Monday, March 29, 2010

I Was Having a Pretty Good Day til...

Ahhh, sweet mystery of life, at last I've found you.

I'm celebrating the first day of Passover (me, a Jew only by the osmotic transmogrification typically experienced by the New York long-term Goyim--not so dissimilar than that whole water into wine business), painting a 30"x60" version of a screencap taken from "Fight Club" to be titled (and not just figuratively titled, but by means of scrawling the words across the face of the canvas) something along the lines of "On a long enough timeline, the survival rate of everyone drops to zero."

Don't ask.

Anyway, there I am, painting away. Whilst drying, I walk over to the TV to watch the Goody's Fast Pain Relief 500 race from Martinsville, Virginia. Which is one of those races that makes you remember why stock car racing is so cool, despite the stupid name. Plus--ahhh bliss--this is the first time since the introduction of the Car of Tomorrow--possibly the ugliest race car in the history of the world--that the cars are wearing the more traditional spoilers as opposed to the visually catastrophic rear wings.

So I was having a pretty good day until I received this text from Daughter A:
Car ran over my foot. They are calling an ambulance.
Oy gevalt! A passing over of an entirely different sort, if you will.

Anyway, I'm waiting to hear what e-room they are taking her to. In the meantime, I'm walking the dog and getting ready to be the nurturing father.

Friday, March 26, 2010


In my haste to point out what is wrong with America, speaking specifically regarding auto racing, I said that Lewis Hamilton is the reigning World Champ. This is, of course, wrong by about one year. Jenson Button is the current Champ. Hamilton won the year before.

My apologies.

Thursday, March 25, 2010

The current state of Dick Fuld

Here are images of The Indictable Fuld at the end of Days One and Two. I capitalize the terms because I believe what I do on Wall Street is THAT important.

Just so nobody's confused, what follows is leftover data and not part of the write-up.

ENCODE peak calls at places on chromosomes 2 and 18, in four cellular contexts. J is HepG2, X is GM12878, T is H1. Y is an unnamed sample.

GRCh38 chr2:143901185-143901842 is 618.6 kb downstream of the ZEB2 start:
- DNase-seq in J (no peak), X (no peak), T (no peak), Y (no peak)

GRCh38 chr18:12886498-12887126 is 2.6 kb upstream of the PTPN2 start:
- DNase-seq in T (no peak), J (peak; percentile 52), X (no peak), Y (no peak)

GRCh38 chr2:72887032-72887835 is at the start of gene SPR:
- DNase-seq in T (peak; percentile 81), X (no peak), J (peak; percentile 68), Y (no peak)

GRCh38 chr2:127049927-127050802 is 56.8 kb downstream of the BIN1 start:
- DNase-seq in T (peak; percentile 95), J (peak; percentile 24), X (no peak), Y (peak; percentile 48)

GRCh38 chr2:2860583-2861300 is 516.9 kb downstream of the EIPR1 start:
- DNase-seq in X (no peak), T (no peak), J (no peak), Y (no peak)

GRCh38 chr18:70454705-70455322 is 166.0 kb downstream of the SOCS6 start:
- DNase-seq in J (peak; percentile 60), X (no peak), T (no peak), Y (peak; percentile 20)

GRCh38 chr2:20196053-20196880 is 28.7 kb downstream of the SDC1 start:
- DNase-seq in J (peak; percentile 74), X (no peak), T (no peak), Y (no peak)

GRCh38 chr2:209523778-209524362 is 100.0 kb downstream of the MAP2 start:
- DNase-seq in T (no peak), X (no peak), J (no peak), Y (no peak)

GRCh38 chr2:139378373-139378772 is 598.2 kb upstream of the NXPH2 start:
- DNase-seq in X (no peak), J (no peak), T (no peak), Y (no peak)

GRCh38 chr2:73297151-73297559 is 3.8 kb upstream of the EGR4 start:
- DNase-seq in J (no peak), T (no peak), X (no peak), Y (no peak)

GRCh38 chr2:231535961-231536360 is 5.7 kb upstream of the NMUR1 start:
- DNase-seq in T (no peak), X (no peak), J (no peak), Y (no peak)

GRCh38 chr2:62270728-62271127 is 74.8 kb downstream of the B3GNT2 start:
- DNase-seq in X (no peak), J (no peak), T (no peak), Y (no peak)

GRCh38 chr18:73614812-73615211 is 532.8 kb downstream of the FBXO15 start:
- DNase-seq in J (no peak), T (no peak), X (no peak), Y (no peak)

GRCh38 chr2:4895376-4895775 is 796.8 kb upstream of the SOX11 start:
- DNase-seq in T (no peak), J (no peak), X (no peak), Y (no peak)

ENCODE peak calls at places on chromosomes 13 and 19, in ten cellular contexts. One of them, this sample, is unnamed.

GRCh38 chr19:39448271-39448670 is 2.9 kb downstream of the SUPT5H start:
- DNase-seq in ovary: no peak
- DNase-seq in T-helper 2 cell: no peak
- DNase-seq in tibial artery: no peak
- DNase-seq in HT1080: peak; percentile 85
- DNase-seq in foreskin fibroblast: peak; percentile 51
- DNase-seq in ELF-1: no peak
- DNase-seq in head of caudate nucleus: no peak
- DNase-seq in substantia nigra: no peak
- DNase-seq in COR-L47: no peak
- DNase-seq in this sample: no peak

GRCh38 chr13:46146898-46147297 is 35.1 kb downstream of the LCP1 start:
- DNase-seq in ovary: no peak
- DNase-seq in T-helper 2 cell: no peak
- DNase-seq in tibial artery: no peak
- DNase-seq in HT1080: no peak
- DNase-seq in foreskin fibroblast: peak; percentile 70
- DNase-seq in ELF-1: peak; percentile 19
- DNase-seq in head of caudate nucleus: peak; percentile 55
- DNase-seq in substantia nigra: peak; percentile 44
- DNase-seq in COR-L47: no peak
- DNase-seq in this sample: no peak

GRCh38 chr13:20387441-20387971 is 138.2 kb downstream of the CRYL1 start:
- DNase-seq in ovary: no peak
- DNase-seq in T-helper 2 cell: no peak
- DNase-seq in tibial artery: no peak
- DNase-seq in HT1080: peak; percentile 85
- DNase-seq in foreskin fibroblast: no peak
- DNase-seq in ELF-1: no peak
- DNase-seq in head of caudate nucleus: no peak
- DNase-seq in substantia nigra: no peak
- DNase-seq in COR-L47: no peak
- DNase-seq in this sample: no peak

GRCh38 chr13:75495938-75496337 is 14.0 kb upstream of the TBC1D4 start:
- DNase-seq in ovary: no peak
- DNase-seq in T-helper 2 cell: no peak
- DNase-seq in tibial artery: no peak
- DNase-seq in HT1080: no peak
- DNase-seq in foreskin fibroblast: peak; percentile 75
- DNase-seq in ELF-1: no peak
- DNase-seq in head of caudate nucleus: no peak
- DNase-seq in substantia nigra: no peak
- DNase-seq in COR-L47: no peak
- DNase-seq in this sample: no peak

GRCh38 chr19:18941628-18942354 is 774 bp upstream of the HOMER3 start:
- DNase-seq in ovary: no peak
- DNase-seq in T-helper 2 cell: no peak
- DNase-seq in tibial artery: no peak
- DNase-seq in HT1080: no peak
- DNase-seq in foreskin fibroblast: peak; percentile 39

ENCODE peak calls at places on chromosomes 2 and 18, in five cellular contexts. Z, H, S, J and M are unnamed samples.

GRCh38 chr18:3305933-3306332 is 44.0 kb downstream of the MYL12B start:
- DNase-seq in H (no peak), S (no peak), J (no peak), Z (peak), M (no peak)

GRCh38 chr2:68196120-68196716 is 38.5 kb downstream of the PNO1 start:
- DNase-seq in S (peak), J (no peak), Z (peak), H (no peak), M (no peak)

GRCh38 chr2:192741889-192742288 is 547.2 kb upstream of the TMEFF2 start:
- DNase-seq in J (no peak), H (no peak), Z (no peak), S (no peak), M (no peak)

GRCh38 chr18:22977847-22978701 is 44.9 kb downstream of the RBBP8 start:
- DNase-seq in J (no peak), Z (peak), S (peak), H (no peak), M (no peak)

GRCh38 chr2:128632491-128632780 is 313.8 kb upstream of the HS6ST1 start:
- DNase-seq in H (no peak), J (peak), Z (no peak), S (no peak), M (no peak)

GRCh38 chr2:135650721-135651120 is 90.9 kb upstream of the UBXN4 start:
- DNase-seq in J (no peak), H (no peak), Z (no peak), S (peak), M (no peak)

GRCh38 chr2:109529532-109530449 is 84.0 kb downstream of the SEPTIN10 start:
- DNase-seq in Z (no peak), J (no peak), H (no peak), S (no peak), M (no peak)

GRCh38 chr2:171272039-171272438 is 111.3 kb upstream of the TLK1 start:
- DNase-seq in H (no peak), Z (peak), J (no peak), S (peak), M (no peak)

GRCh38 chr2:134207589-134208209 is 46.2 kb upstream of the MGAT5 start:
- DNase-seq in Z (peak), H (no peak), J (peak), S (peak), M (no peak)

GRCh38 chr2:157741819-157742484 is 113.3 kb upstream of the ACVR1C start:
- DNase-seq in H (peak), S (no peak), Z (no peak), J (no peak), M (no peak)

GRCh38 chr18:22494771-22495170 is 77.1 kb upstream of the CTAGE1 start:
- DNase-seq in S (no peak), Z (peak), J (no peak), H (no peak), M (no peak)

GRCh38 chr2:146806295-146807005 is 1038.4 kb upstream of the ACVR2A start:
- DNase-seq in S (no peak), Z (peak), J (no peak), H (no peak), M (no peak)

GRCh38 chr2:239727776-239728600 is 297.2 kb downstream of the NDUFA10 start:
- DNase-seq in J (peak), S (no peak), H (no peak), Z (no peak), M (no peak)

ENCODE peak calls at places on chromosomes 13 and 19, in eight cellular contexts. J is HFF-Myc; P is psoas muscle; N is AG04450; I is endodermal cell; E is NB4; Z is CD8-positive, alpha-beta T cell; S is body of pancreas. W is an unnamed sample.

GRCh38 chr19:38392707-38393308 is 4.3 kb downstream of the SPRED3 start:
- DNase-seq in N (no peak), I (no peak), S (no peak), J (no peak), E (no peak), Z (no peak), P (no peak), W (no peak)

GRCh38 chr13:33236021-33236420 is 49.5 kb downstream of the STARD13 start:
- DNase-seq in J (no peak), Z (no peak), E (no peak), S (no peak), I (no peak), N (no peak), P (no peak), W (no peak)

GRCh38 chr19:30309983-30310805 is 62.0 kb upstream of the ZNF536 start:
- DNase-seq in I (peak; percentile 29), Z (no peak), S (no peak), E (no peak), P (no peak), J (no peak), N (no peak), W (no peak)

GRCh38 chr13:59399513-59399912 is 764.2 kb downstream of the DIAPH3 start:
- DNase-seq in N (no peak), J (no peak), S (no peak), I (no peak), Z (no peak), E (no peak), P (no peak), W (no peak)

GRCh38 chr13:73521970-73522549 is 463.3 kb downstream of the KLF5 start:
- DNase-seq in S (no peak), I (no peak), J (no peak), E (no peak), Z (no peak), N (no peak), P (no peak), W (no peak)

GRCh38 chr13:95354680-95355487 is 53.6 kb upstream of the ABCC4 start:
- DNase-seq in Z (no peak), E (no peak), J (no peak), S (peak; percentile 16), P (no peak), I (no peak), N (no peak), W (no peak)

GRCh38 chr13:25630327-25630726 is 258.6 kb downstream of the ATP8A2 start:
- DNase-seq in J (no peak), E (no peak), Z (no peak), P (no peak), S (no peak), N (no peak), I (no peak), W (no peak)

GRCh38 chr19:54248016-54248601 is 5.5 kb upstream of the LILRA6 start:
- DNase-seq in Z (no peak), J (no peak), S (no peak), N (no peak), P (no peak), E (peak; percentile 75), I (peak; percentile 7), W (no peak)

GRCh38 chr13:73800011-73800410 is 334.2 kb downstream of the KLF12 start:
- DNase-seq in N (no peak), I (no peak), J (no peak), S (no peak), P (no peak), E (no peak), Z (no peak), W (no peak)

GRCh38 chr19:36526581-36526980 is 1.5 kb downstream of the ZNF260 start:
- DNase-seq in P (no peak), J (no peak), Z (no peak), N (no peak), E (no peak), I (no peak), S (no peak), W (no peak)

While desperately in need of a third day, I'm pretty pleased. I'll give you highlights soon, but not now.

I kind of like those two little goobers that people colored in. One is the Illuminati/Brotherhood of Masons triangle (like the one on the dollar bill--conspiracy theory is rampant on Wall Street). I asked the woman who inscribed the one above his brow what it was and she looked at me oddly, as if surprised I couldn't tell.

"The Virgin Mary," she told me.

Ironically, I had thought it was some kind of devil's horn. Lord have mercy.

Monday, March 22, 2010

The briefest of notes on what's wrong with America

And it is not, just for the record, health care reform. That, I think, is going as nicely as can be expected.

No, dear reader, what's wrong with America is the fact that Nicole Scherzinger gets up a moment ago on Dancing with the Stars and performs a lovely Viennese waltz to much acclaim and nobody says a peep about the fact that her boyfriend, reigning Formula One Champion Lewis Hamilton (on an off week between races in Bahrain and Australia), is sitting in the audience. I bet the two people on either side of him didn't even know who he was.

No wonder the Europeans think we are idiots.